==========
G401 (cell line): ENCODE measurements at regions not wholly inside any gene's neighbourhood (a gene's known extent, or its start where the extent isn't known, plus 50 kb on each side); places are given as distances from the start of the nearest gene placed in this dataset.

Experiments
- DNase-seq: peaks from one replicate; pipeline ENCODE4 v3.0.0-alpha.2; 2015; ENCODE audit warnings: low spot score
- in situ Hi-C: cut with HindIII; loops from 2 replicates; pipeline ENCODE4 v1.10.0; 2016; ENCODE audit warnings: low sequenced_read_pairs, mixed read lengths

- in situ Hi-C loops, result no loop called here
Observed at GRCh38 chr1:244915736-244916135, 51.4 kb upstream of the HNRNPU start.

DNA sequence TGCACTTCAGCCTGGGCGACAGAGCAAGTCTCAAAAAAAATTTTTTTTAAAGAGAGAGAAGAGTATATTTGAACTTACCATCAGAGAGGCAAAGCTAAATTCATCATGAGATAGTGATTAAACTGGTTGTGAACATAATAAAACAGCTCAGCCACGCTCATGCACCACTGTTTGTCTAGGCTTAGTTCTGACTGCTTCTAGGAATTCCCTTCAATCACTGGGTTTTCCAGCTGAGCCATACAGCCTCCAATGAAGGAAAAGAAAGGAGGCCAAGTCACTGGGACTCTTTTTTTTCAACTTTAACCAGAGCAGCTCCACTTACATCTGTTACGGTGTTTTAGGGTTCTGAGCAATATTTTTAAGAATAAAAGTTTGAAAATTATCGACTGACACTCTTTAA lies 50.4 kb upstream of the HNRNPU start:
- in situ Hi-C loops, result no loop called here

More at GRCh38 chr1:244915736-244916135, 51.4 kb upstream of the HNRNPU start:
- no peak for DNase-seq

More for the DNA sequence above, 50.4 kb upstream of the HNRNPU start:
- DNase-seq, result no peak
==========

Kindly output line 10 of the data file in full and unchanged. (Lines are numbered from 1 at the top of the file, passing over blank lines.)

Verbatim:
- no peak for DNase-seq